The end of clock-punching?

In a results–oriented workplace, you can sleep until noon if you want — just donâ??t blow your targets.

You might not think the federal government, with its layers of bureaucratic inefficiencies, would be the natural place to test a radical new concept in human resource management. But that’s exactly what Peter Hadwen, a veteran Ottawa workplace consultant, is determined to do.

Hadwen, who has worked for more than 20 years with public service clients including Transport Canada, the Department of Fisheries and Oceans and the Treasury Board Secretariat, is pitching to transform all of these government departments into “results-only work environments,” or ROWE. Essentially, this means employees will no longer be responsible for showing up to work at a certain time, or attending particular meetings, or even working in the office at all. As long as they’re meeting goals and achieving results in their job, they’re working.

Unlike the flex arrangements that many workplaces, including many in the public sector, currently use, a ROWE makes no demands at all when it comes to where, how or when people get their work done. While flex programs accommodate employee schedule alterations on a case-to-case basis, a ROWE makes working around each employee’s personal schedule its starting point. So if an employee wants to take a three-week vacation, they can go right ahead, as long as they’re still meeting results.

Not surprisingly, the idea that less oversight leads to greater productivity is not an easy sell to managers accustomed to working in a more regimented way. “There’s always a bit of skepticism regarding the ability to measure results,” Hadwen says. “But with enough effort and discussion, we can get past that. Especially when dealing with organizations that are transaction focused, and which have a defined process and manner of doing things.”

ROWE has already seen a bit of a boom in the U.S., where companies like Best Buy, Netflix and IBM have adopted the system with the goal of creating a happier, more efficient workplace. The idea is the brainchild of Cali Ressler and Jody Thompson, former HR employees for Best Buy who now run CultureRx. They recently wrote a book about it, Why Work Sucks and How to Fix It, and now they work to help businesses adopt a ROWE model.

In 2007, the University of Minnesota conducted a study of employees of Best Buy, one of the earliest adopters of the ROWE model. The resulting Flexible Work and Well-Being Study found employees in a ROWE reported more job satisfaction and better job organization than those who didn’t. The study also found that there wasn’t a significant change in the number of hours employees worked compared to their pre-ROWE days. More recently, the Human Services and Public Health Department in Minneapolis migrated to a ROWE last spring, with encouraging early results.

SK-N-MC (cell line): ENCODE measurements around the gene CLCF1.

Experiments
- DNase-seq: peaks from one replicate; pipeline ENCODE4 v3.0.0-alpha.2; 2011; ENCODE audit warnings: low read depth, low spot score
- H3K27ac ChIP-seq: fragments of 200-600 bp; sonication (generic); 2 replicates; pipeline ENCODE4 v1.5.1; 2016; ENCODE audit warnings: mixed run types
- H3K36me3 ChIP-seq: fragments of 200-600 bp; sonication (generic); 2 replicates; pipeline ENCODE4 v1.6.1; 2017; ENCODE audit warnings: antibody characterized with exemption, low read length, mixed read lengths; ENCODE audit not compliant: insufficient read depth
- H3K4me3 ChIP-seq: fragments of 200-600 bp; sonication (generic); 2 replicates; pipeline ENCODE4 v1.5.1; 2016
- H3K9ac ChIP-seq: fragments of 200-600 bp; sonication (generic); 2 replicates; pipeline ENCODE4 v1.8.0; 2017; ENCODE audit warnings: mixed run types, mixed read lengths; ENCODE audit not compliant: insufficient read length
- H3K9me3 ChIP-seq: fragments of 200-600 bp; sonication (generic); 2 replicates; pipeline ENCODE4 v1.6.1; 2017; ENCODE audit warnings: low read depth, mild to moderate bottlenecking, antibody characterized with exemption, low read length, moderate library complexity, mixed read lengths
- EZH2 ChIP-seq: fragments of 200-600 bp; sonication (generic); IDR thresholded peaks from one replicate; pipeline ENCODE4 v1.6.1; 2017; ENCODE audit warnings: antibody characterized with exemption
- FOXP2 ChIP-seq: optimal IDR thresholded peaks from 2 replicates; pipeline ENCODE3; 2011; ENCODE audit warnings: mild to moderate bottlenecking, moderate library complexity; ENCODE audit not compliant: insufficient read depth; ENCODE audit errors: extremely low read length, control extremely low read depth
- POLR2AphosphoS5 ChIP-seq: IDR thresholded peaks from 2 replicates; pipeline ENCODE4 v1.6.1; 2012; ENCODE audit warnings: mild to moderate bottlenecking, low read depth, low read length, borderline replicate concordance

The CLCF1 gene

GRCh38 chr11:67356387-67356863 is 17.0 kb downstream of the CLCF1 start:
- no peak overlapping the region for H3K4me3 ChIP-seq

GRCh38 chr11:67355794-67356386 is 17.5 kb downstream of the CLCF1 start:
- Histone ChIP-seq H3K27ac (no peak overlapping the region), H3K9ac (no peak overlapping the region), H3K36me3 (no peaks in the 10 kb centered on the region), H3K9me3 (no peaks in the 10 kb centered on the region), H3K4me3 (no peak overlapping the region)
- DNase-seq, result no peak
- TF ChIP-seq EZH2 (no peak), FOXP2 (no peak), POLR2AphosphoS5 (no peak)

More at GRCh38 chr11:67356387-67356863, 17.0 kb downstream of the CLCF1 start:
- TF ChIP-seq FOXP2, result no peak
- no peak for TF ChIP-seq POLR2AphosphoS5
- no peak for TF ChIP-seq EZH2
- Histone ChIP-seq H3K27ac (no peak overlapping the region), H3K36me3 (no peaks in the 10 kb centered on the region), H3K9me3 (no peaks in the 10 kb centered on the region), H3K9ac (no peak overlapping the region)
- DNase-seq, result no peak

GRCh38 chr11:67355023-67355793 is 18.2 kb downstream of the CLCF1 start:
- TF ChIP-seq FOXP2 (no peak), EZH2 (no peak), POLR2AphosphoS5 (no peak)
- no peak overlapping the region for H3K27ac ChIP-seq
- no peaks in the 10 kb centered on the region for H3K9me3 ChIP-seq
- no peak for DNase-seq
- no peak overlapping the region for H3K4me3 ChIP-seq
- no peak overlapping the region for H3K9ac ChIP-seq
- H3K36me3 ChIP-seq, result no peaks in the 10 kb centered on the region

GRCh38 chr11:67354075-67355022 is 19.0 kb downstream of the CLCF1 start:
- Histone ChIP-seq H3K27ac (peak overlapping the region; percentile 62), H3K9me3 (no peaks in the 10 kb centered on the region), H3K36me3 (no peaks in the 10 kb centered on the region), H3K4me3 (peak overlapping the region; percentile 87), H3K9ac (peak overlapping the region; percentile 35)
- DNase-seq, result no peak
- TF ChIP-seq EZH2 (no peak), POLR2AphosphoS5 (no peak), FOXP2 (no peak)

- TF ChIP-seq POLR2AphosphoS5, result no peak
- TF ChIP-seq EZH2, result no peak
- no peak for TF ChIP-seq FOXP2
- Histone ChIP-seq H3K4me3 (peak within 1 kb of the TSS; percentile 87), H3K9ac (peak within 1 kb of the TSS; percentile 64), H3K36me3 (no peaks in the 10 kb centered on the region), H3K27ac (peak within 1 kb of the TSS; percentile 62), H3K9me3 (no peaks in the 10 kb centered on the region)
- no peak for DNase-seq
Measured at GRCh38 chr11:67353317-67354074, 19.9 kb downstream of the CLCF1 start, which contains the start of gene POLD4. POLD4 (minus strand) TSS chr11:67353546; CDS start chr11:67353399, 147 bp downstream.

Advocates of the practice say personal accountability and a greater work-life balance make the system beneficial to employees, who have reported enjoying perks such as getting more sleep each night and a decreased commute time. “People have a feeling that they are less beholden to a clock than they are to a work result on their own time. As such, it leads to less stress and a better morale,” Hadwen says.

ROWE also helps managers become more efficient. “A lot of management time is dedicated to the nitty-gritty of assigning people here and there, dealing with scheduling and the like,” says Hadwen. “[With ROWE,] they’re less concerned about whether their employees are present, as opposed to achieving what they want.”

According to Stephen Harvill, a workplace consultant based in Dallas, ROWE seems to work best in creative fields. He says it’s common for companies to adopt ROWE one department at a time, often beginning with the marketing team.”Very few literally dive into it,” he says. “It’s more like they stick their toe in, and if they like it, they wade in.”

The process to bring ROWE into a workplace isn’t quick — for a company that employs about 3,000 people, it could take up to three years, says Thompson. Migration starts with a pilot test of about 300 to 500 employees. As the test is ongoing, co-workers and colleagues often become interested in ROWE, and campaign for their department to provide the same options.

The trend has been slower to take off in Canada. But Ressler says that’s changing. “We’ve had interest from Canada. We’re in talks with a few companies right now, exploring it and talking with leadership teams,” she says. Harvill says it’s important for businesses to consider an arrangement like ROWE in order to stay competitive in today’s business world. “If you’re going to work more effectively, you better be ready to make adjustments, especially when it comes to the relationship between work and production, and job satisfaction and success,” he says.